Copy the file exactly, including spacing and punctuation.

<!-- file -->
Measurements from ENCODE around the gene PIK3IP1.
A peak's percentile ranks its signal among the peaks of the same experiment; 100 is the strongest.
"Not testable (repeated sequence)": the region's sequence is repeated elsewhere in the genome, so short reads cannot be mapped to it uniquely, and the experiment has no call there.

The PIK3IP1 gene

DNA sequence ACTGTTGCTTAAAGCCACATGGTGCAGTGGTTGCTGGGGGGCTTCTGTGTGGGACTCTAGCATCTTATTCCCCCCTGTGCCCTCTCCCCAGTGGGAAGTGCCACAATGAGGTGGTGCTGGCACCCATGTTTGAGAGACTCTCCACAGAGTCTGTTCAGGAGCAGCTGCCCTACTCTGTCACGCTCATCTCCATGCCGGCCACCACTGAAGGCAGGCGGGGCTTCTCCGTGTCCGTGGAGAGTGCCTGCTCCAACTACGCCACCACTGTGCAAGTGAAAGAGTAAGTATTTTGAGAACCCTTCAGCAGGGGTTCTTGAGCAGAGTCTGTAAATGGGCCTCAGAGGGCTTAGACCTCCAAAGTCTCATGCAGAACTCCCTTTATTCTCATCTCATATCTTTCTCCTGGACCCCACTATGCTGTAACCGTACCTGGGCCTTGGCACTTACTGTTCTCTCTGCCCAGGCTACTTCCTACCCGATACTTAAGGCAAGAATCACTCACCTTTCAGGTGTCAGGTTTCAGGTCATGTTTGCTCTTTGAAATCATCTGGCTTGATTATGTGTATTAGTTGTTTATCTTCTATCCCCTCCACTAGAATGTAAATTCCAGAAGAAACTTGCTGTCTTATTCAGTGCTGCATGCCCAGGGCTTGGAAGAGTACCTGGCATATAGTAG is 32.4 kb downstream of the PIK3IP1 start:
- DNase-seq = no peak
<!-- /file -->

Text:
Measurements from ENCODE around the gene PIK3IP1.
A peak's percentile ranks its signal among the peaks of the same experiment; 100 is the strongest.
"Not testable (repeated sequence)": the region's sequence is repeated elsewhere in the genome, so short reads cannot be mapped to it uniquely, and the experiment has no call there.

The PIK3IP1 gene

DNA sequence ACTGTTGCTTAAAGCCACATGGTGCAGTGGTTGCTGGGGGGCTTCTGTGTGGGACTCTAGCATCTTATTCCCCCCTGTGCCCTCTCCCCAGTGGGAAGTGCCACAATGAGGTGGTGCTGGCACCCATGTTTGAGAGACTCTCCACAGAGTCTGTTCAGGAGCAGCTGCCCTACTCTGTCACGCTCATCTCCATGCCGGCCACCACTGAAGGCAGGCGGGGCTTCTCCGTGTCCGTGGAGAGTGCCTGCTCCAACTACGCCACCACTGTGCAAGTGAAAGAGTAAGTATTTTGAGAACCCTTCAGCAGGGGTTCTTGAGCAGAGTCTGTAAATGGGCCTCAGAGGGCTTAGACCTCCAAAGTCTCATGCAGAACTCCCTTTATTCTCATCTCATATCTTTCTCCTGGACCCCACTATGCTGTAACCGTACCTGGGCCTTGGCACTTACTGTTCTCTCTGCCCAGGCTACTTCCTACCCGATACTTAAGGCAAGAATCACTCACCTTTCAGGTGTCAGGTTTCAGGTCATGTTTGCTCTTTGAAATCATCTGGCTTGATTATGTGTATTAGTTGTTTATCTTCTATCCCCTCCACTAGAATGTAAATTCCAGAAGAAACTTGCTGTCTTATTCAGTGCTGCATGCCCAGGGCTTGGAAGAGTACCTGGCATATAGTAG is 32.4 kb downstream of the PIK3IP1 start:
- DNase-seq = no peak